Cookies Letter, 09-05-00.html


Office of Information
and Regulatory Affairs

September 5, 2000

Roger Baker
Chief Information Officer
U.S. Department of Commerce
Room 5033
14th & Constitution Avenue, NW
Washington, DC 20230

Dear Roger:

Thank you for your letter of July 28, 2000, regarding OMB Memorandum 00-13 on "Privacy Policies and Data Collection on Federal Web Sites." We appreciate the CIO Council's strong support for protecting the personal information of citizens who visit federal web sites. We also stand ready to assist agencies as needed in implementing this guidance.

The President and the Vice President are strongly committed to the protection of privacy rights. They believe that the federal government should serve as a model of good privacy practices. Agencies need to be particularly careful before launching any effort to gather information on the activities of citizens who visit federal web sites. As we work to promote customer service, we must keep privacy concerns in mind.

In this spirit, OMB issued Memorandum 00-13, which aims specifically at the tracking of "the activities of users over time and across different web sites." As you correctly point out, a principal example of such is the use of persistent cookies. In accord with the Memorandum, federal web sites should not use persistent cookies unless four conditions are met:

  • The site gives clear and conspicuous notice;

  • There is a compelling need to gather the data on the site;

  • Appropriate and publicly disclosed privacy safeguards exist for handling any information derived from the cookies; and

  • The agency head gives personal approval for the use.

We are concerned about persistent cookies even if they do not themselves contain personally identifiable information. Such cookies can often be linked to a person after the fact, even where that was not the original intent of the web site operator. For instance, a person using the computer later may give his or her name or e-mail address to the agency. It may then be technically easy for the agency to learn the complete history of the browsing previously done by users of that computer, raising privacy concerns even when the agency did not originally know the names of the users.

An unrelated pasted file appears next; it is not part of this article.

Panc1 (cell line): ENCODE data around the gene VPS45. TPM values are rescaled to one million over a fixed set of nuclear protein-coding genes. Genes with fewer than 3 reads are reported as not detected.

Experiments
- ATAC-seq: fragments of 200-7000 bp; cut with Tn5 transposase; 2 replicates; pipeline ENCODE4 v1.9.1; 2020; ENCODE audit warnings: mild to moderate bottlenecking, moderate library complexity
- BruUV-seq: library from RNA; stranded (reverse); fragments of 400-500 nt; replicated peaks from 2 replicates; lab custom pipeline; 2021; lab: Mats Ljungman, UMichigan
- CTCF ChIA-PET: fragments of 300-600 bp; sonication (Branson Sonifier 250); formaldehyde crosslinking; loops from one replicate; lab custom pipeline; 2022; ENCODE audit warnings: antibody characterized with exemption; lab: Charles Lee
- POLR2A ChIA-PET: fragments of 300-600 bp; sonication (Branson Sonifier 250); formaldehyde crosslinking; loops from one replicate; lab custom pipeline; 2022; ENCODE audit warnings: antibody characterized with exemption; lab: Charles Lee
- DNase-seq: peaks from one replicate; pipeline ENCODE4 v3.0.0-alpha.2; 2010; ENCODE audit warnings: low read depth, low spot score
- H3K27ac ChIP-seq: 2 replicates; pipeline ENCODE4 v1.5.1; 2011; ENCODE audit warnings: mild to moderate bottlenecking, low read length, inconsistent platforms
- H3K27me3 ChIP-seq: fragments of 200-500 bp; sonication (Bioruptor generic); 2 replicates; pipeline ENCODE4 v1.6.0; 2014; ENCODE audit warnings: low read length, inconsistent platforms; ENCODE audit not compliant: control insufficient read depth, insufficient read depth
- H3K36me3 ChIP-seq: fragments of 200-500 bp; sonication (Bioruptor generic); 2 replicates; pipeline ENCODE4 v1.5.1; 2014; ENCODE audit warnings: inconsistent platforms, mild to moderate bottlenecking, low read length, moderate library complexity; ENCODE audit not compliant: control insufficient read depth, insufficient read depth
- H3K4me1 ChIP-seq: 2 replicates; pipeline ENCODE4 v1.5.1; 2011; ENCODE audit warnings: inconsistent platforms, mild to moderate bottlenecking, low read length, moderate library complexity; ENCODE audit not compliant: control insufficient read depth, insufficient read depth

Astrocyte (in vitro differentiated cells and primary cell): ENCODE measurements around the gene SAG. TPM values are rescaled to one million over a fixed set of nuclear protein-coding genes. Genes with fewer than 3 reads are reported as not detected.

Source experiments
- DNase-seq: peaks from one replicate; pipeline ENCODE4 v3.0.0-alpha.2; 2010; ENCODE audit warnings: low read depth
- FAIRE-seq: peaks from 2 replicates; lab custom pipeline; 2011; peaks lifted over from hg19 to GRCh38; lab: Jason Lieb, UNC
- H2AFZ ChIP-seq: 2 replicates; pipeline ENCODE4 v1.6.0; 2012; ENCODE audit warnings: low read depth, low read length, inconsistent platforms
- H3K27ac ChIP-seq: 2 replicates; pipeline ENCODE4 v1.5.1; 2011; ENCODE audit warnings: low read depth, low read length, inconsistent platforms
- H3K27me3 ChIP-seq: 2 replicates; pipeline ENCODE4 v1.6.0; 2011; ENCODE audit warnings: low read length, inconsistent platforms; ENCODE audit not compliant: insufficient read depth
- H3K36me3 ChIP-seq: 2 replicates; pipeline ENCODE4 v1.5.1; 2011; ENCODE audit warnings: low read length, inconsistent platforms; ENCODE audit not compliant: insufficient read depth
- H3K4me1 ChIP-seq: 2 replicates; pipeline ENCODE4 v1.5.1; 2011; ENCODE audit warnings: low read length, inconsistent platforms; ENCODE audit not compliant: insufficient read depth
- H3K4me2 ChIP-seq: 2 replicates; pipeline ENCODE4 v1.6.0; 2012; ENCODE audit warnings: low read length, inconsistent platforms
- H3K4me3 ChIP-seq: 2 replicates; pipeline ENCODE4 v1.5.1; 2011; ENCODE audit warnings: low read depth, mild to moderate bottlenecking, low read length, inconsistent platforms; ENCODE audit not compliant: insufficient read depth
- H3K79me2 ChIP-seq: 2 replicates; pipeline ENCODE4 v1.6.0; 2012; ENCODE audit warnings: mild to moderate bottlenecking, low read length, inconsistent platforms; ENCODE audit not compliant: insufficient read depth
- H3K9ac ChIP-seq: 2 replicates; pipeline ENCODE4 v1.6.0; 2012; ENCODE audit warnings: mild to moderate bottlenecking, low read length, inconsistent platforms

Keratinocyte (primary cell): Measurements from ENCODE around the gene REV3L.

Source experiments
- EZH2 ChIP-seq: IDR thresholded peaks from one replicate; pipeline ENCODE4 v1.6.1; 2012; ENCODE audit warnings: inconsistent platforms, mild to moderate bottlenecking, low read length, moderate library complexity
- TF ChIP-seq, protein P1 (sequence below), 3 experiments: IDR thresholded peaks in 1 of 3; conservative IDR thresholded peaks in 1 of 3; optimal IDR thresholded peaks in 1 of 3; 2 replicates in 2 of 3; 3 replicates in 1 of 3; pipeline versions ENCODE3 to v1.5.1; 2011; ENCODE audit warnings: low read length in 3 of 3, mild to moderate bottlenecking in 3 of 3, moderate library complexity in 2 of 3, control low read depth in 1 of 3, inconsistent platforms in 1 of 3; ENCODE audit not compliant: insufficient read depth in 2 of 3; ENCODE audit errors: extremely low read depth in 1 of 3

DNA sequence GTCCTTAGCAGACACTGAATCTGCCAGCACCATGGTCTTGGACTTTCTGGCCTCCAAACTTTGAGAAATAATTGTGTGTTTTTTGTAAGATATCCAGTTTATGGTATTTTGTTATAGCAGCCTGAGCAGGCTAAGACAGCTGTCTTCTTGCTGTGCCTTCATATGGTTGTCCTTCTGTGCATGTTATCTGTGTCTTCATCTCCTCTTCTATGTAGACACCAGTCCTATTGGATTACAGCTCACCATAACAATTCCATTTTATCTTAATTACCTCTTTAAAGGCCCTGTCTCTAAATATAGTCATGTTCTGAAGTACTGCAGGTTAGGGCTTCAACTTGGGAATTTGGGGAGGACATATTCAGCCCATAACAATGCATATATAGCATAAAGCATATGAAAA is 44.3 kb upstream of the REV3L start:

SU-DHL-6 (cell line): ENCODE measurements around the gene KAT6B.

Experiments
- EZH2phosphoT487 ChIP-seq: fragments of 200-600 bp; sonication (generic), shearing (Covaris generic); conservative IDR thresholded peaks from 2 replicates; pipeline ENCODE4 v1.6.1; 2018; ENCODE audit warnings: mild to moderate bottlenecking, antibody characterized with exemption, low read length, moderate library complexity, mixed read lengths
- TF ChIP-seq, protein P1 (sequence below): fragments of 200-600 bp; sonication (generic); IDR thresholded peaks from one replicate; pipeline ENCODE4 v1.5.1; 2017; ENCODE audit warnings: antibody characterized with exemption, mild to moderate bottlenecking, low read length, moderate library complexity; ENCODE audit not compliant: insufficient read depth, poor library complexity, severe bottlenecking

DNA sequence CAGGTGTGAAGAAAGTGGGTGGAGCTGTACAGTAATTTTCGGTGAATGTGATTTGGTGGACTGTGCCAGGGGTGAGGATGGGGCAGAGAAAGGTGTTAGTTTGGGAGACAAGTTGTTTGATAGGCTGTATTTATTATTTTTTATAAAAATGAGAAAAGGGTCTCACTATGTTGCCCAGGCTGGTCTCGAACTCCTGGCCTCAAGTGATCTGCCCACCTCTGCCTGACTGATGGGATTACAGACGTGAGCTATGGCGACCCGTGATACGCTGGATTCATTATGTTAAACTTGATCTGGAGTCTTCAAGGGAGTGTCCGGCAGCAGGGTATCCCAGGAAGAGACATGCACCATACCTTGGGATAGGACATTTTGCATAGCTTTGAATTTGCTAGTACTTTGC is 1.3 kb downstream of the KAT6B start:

We recognize that agency web sites can also seek information from visitors in ways that do not raise privacy concerns. Specifically, they may retain the information only during the session or for the purpose of completing a particular online transaction, without any capacity to track users over time and across different web sites. When used only for a single session or transaction, such information can assist web users in their electronic interactions with government, without threatening their privacy. One example of such an approach that supports electronic government would be the use of a shopping cart to purchase a number of items online from the U.S. Mint. Another example would be the current technology that assists users in filling out applications that require accessing multiple web pages on the Department of Education's Direct Consolidation Loan site. We do not regard such activities as falling within the scope of Memorandum 00-13.

In your letter, you also inquired whether we should extend the policy guidance in Memorandum 00-13 to agency intranet sites as well as agency external internet web sites. The guidance, of course, focuses on internet traffic between the government and citizens. You raise an important issue, however, and we look forward to working with the CIO Council to review our policies regarding agency intranets.

Thank you again for sharing your insights and those of our CIO Council colleagues. Your creativity and support are indispensable to our electronic government efforts.


John T. Spotila